On 16/05/2012 9:48 AM, Steve Clark wrote:
G'day Sonja and Anthea
Thanks for your replies.
I contacted Xenia Dennett and she has very kindly given me the
reference to the work on Flame Robins which she and Rosemary and Peter
Balmford carried out at Cape Liptrap.
It was written up in "VORG Notes" June 1982, vol.18, pt.1.
As this may not be readily available to those who are interested, I will
summarize it here.
The party went to Cape Liptrap for Easter 1982, believing that the
full moon might have some relevance to the birds' movements.
On 9th April 1982 no Flame Robins were seen.
On the morning of 10 April, 1 male and 2 females (ie brown birds) were
trapped and banded.
On 11 April, 10 males and 29 females were banded.
On the 12th, 4 males and 8 females were banded.
On the 13th only a few birds were present.
I believe the birds were trapped individually (not mist-netted) and
only a small proportion of the birds present were banded.
The banders were absolutely convinced that the birds had flown in
overnight, because in the morning they were perched on bushes on the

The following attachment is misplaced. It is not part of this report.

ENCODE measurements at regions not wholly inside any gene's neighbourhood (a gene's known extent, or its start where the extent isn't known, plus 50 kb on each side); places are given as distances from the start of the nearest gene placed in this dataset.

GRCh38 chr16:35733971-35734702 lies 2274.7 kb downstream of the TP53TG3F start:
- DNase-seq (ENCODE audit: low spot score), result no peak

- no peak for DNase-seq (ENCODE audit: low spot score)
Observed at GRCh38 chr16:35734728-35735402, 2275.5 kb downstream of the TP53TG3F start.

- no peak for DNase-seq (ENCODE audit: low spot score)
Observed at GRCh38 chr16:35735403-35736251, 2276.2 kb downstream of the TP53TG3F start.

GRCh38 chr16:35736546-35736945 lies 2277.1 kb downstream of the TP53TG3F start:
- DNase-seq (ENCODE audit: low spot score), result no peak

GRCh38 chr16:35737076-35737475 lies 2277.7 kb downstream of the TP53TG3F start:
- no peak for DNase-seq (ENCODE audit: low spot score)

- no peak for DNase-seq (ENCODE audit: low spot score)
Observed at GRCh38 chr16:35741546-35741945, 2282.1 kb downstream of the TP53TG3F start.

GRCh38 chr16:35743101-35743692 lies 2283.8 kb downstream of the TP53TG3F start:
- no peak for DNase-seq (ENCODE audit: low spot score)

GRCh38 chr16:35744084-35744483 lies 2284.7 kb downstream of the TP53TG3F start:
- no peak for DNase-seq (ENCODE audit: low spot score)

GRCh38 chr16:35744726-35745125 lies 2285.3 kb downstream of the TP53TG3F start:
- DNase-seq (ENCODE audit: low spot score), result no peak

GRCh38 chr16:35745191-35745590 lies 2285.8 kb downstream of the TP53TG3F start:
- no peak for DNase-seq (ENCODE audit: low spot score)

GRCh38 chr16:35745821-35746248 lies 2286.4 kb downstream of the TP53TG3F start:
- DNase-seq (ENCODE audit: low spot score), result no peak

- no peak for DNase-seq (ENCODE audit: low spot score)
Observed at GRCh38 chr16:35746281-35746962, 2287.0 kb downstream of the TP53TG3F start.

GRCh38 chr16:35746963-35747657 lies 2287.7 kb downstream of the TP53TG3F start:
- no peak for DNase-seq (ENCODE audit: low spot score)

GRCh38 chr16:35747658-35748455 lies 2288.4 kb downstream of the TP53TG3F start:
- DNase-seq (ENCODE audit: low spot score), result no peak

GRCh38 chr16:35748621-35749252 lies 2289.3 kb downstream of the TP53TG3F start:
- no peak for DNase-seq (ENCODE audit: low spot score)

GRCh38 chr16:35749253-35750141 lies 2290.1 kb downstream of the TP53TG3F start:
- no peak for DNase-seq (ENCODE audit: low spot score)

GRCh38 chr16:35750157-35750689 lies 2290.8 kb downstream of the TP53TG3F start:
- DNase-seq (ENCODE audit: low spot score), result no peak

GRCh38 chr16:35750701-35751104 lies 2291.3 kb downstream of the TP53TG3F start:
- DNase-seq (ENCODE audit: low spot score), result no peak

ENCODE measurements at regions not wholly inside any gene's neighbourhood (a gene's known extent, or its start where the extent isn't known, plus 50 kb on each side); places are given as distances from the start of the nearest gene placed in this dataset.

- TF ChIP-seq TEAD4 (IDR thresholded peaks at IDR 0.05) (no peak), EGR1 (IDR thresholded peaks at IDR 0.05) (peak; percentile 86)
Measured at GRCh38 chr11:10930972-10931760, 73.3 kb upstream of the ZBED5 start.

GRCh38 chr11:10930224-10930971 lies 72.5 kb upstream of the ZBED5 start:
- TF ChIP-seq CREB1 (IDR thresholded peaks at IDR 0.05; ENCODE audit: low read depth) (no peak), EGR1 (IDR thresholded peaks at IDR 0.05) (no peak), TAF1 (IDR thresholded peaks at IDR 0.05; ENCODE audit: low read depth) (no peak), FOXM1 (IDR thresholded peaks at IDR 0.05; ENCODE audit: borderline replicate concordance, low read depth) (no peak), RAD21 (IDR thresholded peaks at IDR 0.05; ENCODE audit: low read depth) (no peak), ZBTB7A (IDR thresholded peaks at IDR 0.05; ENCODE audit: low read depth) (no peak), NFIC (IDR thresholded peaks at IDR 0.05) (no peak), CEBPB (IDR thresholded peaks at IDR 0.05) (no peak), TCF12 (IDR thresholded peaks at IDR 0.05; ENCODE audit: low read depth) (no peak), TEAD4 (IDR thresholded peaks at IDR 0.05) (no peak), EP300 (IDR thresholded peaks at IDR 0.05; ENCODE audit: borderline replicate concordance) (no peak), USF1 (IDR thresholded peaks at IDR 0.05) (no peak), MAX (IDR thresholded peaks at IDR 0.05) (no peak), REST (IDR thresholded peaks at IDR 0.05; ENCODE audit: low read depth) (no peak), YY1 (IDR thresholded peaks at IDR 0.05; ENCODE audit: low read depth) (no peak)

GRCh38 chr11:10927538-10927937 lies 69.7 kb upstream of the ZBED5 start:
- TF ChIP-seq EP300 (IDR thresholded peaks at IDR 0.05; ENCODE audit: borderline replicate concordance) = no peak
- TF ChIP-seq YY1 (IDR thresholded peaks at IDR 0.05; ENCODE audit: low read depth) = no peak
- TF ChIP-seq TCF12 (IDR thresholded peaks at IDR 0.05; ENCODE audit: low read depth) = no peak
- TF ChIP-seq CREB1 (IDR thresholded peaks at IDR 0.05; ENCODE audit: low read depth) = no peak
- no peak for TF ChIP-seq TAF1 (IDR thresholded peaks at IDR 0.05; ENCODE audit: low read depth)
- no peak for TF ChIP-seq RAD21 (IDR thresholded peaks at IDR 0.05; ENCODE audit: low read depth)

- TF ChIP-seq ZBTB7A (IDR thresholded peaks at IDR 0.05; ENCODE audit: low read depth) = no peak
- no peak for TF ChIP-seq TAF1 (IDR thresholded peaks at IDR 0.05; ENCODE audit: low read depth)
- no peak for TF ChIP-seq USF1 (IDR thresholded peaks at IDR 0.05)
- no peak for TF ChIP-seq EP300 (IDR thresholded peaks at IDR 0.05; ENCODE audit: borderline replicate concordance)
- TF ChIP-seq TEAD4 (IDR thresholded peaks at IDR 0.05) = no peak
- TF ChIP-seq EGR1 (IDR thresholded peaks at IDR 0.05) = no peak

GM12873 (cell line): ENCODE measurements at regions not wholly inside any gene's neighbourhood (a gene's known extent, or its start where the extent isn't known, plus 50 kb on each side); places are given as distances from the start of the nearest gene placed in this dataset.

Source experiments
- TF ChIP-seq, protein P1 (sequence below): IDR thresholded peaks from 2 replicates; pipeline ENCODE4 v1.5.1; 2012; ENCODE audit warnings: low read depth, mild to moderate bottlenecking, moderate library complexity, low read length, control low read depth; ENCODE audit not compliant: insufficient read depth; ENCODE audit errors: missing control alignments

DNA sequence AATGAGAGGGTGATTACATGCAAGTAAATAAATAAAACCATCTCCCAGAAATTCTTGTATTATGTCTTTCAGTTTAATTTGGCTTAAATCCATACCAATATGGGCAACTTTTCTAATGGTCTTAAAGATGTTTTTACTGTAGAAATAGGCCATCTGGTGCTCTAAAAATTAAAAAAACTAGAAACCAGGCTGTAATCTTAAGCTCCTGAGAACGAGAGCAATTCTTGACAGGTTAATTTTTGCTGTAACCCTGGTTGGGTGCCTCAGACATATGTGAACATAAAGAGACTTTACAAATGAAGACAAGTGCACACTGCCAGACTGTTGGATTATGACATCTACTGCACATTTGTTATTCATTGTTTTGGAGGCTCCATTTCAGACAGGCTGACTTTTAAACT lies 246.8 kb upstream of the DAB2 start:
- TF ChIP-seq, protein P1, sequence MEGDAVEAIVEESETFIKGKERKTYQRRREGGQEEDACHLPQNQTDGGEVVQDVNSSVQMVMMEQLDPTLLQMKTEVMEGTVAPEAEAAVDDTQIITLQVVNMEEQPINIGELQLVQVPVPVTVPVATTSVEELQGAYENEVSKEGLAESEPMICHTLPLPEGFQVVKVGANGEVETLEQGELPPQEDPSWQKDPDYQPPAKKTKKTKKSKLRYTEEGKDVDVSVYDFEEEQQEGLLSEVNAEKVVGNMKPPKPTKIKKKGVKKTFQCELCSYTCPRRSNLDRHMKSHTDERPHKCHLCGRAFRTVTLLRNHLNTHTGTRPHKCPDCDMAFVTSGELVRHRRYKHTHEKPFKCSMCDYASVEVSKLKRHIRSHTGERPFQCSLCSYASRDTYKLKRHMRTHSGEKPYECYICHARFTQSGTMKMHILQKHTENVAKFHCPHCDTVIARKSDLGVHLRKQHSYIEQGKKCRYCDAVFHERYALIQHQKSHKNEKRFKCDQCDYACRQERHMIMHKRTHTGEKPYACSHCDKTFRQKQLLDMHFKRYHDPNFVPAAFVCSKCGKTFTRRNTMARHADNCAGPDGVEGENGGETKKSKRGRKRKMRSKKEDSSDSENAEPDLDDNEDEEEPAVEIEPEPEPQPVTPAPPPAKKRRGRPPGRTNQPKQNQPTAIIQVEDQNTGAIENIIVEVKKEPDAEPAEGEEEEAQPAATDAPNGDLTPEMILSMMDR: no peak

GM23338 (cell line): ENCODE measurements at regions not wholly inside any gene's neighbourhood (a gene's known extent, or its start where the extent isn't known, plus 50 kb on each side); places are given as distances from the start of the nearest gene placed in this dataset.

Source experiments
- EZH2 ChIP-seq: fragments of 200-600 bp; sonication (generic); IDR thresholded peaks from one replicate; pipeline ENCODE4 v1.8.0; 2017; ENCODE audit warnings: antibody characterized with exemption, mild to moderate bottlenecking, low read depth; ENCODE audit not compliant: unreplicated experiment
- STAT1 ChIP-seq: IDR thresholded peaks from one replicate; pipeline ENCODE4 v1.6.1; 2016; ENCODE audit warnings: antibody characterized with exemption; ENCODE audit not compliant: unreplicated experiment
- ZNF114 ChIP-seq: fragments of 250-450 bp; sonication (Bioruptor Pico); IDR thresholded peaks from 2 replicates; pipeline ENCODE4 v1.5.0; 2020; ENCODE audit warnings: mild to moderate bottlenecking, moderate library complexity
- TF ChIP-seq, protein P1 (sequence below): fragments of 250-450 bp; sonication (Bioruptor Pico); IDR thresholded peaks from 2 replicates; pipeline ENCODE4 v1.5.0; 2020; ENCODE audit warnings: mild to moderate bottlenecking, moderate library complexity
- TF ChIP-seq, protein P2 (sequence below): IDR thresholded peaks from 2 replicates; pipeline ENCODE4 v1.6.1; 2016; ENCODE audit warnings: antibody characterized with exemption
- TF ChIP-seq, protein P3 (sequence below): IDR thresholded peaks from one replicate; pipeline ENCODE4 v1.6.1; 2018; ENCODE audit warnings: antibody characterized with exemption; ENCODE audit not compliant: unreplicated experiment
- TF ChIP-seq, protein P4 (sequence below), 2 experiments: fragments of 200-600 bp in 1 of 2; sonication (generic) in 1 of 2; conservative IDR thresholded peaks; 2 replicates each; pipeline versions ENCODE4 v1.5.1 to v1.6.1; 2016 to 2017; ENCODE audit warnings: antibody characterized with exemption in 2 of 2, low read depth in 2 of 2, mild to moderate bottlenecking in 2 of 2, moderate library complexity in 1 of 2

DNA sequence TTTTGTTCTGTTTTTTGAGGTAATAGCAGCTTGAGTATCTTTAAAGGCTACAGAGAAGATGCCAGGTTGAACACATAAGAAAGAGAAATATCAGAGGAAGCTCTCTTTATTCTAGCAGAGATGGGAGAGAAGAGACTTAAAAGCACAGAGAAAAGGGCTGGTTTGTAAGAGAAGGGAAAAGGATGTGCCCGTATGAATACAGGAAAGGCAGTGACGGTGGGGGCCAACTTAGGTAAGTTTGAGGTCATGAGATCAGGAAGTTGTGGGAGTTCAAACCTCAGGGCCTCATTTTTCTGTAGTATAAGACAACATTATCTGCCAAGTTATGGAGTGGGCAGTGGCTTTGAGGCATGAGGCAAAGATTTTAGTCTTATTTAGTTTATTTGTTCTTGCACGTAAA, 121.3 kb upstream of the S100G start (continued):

precipitous cliffs, apparently exhausted, until they recovered enough to
make their way to the cliff-top and start seeking food and moving on.
Unfortunately no bands were ever recovered. I understand a few birds
were banded by one worker in Tasmania.
For banding studies to produce useful data, a large number of workers
are required at both ends of the journey, over the whole migratory
season, for many years. In Australia the high variability of the
seasons adds to the difficulty.
I'm aware of the Gastrolobium poison bush in WA. Anthea has turned up
which is good evidence that the pigeons accumulate poison from the
seeds of Gastrolobium bilobum in Western Australia.
Has anyone ever extracted poison from a Bronzewing and analysed it?
What is the situation in other parts of the Bronzewings' range?
Why are Pitohuis claimed to be the first known poisonous birds? This
article mentions others (including Bronzewings):
It seems that others were known or suspected earlier but the chemical
in Pitohui poison was the first to be identified.
There appears to be no conclusive evidence that Flame Robins migrate
across Bass Strait unless Anthea can track down the unpublished
research of Balmford and Dennett. I wouldn't be at all suprised if
they do cross the Strait but it would be nice to have evidence.
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